The “town” occupies a 50-acre site where iron was once smelted, coal and clay were mined and where bricks and roofing were made. Initially the idea was that the site should be an open-air industrial park where industrial processes and craft skills could be demonstrated, and was the first of its kind in the whole of the country. Originally it was called “Blists Hill Open Air Museum” but in the 1980s the focus began to change. People rather than processes became the new priority. No longer was it to be an open-air museum – its original conception – but a working town. To this end buildings located elsewhere and due for demolition were rescued and reconstructed on site, brick by brick, thus, for example, the bakery originated from Dawley, the doctor’s surgery had been located on the Sutherland Estate, Cottage from Donnington and the Board School had been relocated from Stirchley. Many buildings, however, are simply replicas incorporating original features of those still standing elsewhere; thus the bank was modelled on the still standing Lloyds Bank branch in Brosely (where the Clay pipe Museum is located). The newly built “Canal Street” completed in 2009 was closely modelled on extant and historic buildings in the Telford area which included the new fish & chip shop (frying on the day we visited and doing a roaring trade), the drapers shop and the post office. A whole range of typical small trades and services in the main town area were introduced, including adding domestic housing. Small crafts included an iron foundry, a tallow candle manufactory, a shoeing smith, and a decorative plasterer, for example. One could make purchases and be assured of the quality of the products sold.
The net result has been to create a snapshot from the past brought back to life, made the more real by the fact that staff (“costumed demonstrators“) wear Victorian costume and have been trained in the skills and history of the profession they re-enact. Walking into the post office, the bakery, or, for that matter, the chemist, the staff engage the visitor in authentic period conversation referring to matters/concerns of the day – the death of the old Queen, the relief of Mafeking or the increased price of flour. Momentarily one felt transported into another age courtesy perhaps of Dr. Who’s Tardis. In wandering around the complex, listening as one did to the costumed demonstrators the Trust actively encouraged the visitor to become involved in the various activities with the clear intention of ensuring that one saw Blists Hill through the eyes of a Victorian and thus experiencing it as though one were really visiting a small industrial town over a century ago. In this they largely succeeded. Additionally, the Trust, I was told, very often organises special themed events using professional actors to bring to life “the customs and traditions in the lives of ordinary working class Victorians.” Very often, during the visit, one was invariably overwhelmed by feelings of intense nostalgia for a bygone age when old fashioned courtesies abounded and where the individual counted and personal service and, indeed the quality of that service, counted for something. But enough of hankering for the so-called good old days (always a relative concept) lest we become intoxicated by the mystic chords of memory and inadvertently allow ourselves to become completely detached from reality! It has its own risks!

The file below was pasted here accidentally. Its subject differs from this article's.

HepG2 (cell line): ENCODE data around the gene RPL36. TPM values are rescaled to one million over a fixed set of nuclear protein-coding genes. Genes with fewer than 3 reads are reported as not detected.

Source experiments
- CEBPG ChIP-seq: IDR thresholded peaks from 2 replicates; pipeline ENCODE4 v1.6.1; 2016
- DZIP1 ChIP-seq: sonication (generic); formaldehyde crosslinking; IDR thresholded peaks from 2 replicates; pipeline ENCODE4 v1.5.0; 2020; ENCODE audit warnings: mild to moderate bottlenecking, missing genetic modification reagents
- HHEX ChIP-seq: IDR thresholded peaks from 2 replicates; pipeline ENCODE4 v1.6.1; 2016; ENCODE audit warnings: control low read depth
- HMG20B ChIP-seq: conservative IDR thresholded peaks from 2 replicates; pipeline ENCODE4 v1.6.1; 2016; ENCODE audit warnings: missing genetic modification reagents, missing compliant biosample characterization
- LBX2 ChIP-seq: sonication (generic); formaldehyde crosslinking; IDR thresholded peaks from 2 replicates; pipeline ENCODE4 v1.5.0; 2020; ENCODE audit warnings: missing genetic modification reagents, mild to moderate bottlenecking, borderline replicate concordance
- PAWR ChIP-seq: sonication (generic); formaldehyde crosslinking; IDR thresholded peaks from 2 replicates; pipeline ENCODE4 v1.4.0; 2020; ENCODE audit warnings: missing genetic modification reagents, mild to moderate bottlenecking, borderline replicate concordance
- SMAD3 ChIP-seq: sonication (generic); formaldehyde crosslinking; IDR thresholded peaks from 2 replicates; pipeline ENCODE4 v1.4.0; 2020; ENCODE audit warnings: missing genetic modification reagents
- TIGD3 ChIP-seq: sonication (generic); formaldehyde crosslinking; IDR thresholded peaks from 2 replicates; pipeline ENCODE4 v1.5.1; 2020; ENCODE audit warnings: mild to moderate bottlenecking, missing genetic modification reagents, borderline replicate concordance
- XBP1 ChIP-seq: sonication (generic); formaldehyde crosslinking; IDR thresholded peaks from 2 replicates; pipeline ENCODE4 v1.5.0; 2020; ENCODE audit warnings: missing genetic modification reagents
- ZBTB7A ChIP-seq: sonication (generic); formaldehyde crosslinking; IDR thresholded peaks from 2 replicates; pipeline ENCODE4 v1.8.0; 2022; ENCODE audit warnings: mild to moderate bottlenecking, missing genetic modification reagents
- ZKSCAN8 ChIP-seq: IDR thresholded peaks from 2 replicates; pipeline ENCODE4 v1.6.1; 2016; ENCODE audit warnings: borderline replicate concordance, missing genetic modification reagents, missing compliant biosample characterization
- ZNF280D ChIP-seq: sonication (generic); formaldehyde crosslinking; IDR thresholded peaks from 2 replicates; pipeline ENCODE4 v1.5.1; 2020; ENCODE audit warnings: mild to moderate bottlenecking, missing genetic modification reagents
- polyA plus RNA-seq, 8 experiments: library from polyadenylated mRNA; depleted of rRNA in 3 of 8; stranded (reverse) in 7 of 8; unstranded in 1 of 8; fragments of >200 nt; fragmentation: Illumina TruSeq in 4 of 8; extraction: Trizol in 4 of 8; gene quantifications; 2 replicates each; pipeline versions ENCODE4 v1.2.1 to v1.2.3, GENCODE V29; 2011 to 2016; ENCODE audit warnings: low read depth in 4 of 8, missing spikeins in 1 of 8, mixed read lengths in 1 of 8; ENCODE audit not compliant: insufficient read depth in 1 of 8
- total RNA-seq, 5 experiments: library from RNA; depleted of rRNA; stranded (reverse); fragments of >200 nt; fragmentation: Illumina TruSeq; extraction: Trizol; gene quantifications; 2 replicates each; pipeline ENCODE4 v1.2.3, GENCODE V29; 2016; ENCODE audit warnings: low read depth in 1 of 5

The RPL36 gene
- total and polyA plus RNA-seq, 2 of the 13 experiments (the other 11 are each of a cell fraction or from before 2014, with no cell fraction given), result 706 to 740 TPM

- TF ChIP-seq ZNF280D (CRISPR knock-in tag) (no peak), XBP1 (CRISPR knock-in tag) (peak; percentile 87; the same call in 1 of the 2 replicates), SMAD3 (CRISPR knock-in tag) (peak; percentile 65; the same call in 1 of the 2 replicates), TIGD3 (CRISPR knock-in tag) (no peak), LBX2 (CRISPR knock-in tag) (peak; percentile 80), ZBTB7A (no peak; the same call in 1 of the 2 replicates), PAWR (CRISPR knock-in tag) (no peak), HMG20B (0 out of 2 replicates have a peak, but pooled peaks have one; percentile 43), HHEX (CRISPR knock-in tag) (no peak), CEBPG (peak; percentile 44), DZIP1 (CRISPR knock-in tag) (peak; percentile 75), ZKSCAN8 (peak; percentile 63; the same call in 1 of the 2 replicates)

The visit lasted about four hours, which gave us time to walk around the site if so inclined or simply to concentrate on the town area, equally time-consuming but just as enjoyable. I decided to tour the whole complex before taking refuge at the “New Inn” Public House and its restaurant to enjoy a lovely bowl of soup and home-made bread. Talking of bread, I managed to purchase some freshly-baked fruit rolls from the bakery (in spite of the long queue), receiving the advice upon payment that they should not be consumed whilst hot. This was a memorable and remarkable visit which I hope to repeat in the future when the town will perhaps have further expanded (there is room for new development or even redevelopment) becoming a mini Victorian metropolis with its own singular dynamic, and thus ensuring a permanent focus for the inquiring public! And so we departed, thankful for a glimpse into a past world, and made our way on to Stoke Bruerne, our final visit, and its canal side in Northamptonshire before returning to London.
The Hay Inclined Plane Stewart Wild/Jim Nelhams
Those who chose to visit the Tar Tunnel on our second day would have seen the bottom end of the Hay Inclined Plane. These days, it is not possible to climb the plane from the bottom, but a short walk along the bank of what remains of this section of the Shropshire Canal takes you to the top end of the Plane. This ingenious piece of engineering, which got its name from Hay Farm on whose land it was built, commenced in 1792 and operated for over one hundred years, until 1894.
After the failure of the Tar Tunnel as a method of bringing coal direct to the canal boats, engineers constructed an inclined-plane railway nearby – basically a pair of railway tracks up the hillside at an angle of around thirty-five degrees. They rose just over 200ft to join an arm of the Shropshire Canal at the top of the hill. Tubs 20ft long with a capacity of up to five tons of coal were loaded onto cradles, lowered down the hillside with controlled descent and transferred to waiting boats on the Coalport Canal below. The scant remains of a brick boiler house and winding mechanism stand mute and overgrown at the top. This employed a funicular principle with a rope or wire running round a pulley wheel, so that as the tub descended, another came back up the other track. There also, you can see where the special cradles were immersed in the water underneath the tubs before raising them out and over a hump to start their journey down the slope.
Stoke Bruerne Jim Nelhams